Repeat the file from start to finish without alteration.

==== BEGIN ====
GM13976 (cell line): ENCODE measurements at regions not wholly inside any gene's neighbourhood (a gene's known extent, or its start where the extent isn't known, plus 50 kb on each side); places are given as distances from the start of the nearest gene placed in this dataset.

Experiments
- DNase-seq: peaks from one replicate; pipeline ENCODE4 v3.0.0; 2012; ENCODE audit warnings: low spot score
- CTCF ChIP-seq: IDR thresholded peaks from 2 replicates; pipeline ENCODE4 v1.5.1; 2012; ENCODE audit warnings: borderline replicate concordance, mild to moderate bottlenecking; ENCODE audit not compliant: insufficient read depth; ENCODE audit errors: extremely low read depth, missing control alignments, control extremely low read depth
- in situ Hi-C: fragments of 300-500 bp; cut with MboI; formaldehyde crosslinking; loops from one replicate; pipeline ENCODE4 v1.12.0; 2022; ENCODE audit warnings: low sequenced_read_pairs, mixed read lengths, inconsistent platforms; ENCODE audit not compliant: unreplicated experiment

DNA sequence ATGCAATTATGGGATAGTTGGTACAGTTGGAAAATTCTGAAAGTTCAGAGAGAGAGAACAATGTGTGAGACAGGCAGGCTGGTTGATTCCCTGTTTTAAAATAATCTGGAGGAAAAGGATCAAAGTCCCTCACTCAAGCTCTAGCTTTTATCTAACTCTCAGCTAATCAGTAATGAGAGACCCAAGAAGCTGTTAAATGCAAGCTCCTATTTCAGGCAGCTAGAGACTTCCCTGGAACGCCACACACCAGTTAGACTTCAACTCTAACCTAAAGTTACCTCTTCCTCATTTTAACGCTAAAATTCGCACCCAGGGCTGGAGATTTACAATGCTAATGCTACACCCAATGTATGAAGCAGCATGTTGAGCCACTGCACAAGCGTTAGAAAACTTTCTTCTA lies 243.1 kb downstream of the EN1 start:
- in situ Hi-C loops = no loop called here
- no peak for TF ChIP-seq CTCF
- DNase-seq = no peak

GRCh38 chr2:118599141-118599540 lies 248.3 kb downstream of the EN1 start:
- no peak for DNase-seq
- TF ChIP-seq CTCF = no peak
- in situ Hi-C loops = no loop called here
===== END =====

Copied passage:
GM13976 (cell line): ENCODE measurements at regions not wholly inside any gene's neighbourhood (a gene's known extent, or its start where the extent isn't known, plus 50 kb on each side); places are given as distances from the start of the nearest gene placed in this dataset.

Experiments
- DNase-seq: peaks from one replicate; pipeline ENCODE4 v3.0.0; 2012; ENCODE audit warnings: low spot score
- CTCF ChIP-seq: IDR thresholded peaks from 2 replicates; pipeline ENCODE4 v1.5.1; 2012; ENCODE audit warnings: borderline replicate concordance, mild to moderate bottlenecking; ENCODE audit not compliant: insufficient read depth; ENCODE audit errors: extremely low read depth, missing control alignments, control extremely low read depth
- in situ Hi-C: fragments of 300-500 bp; cut with MboI; formaldehyde crosslinking; loops from one replicate; pipeline ENCODE4 v1.12.0; 2022; ENCODE audit warnings: low sequenced_read_pairs, mixed read lengths, inconsistent platforms; ENCODE audit not compliant: unreplicated experiment

DNA sequence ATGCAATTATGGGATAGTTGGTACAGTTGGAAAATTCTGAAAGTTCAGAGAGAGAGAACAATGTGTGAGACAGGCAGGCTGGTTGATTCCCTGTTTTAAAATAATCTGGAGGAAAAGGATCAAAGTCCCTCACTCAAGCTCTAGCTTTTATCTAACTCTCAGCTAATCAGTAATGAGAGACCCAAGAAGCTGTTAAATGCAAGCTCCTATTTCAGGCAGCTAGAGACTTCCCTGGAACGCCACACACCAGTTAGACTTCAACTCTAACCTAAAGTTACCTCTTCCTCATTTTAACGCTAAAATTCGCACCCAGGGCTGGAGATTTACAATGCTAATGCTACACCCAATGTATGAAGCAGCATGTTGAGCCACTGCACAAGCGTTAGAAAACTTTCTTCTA lies 243.1 kb downstream of the EN1 start:
- in situ Hi-C loops = no loop called here
- no peak for TF ChIP-seq CTCF
- DNase-seq = no peak

GRCh38 chr2:118599141-118599540 lies 248.3 kb downstream of the EN1 start:
- no peak for DNase-seq
- TF ChIP-seq CTCF = no peak
- in situ Hi-C loops = no loop called here